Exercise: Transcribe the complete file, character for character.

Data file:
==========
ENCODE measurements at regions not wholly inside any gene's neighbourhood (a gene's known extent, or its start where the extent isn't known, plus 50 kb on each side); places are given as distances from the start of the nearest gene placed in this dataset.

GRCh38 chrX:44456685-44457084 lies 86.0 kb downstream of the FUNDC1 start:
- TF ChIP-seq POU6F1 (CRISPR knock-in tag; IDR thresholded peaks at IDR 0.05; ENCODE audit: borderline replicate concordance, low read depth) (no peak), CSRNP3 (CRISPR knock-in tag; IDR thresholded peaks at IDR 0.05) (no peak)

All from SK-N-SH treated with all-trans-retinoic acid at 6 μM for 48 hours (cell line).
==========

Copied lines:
ENCODE measurements at regions not wholly inside any gene's neighbourhood (a gene's known extent, or its start where the extent isn't known, plus 50 kb on each side); places are given as distances from the start of the nearest gene placed in this dataset.

GRCh38 chrX:44456685-44457084 lies 86.0 kb downstream of the FUNDC1 start:
- TF ChIP-seq POU6F1 (CRISPR knock-in tag; IDR thresholded peaks at IDR 0.05; ENCODE audit: borderline replicate concordance, low read depth) (no peak), CSRNP3 (CRISPR knock-in tag; IDR thresholded peaks at IDR 0.05) (no peak)

All from SK-N-SH treated with all-trans-retinoic acid at 6 μM for 48 hours (cell line).